“When this intensive usage of a railway can be attained there probably isn’t any form of transportation in the world that can match the economy, tonne-km for tonne-km,” Lewis wrote.
Japan’s high-speed innovation was followed by France in the 1980s and the rest of Europe and Asia in the 1990s and 2000s. We look at the evolution of high-speed. This edition also includes reports on the five other technical areas that we regard as driving the industry forward over the past 60 years: heavy-haul, traction and rolling stock, signalling and automation, track and infrastructure, and fare collection and ticketing.
At IRJ we pride ourselves on bringing our readers a snapshot of the latest developments in the sector.
A common thread in these articles is technological advancement, which has allowed railways to push the boundaries of what is possible. For example, the heavy-haul article highlights innovations in track strength and resilience, improvements in traction performance and monitoring capabilities, which have enhanced safety and helped these heavyweight champions to steadily increase axleloads. Likewise, evolutions in signalling has gotten more trains onto track.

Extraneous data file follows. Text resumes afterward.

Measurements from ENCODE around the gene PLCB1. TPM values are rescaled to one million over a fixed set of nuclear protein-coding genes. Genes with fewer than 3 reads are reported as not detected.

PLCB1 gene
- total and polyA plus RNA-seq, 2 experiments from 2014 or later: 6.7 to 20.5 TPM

Automation of metro operation is steadily spreading to the mainline and could be a potential game changer for railway operation. Indeed, in 2021, rail appears to be on the precipice of a major leap forward in performance. Digitalisation is already unlocking new innovations that are helping rail engineers to achieve efficiencies they could have only dreamt of a few years ago.
Crucially, the industry is increasingly looking beyond its own wheelhouse for innovations. For example, much of the tech to develop driverless and intelligent rolling stock will come from the road sector. Yet rail, for the most part, has a reputation as a slow innovator and is unlikely to be at the forefront of developments in new areas such as quantum computing.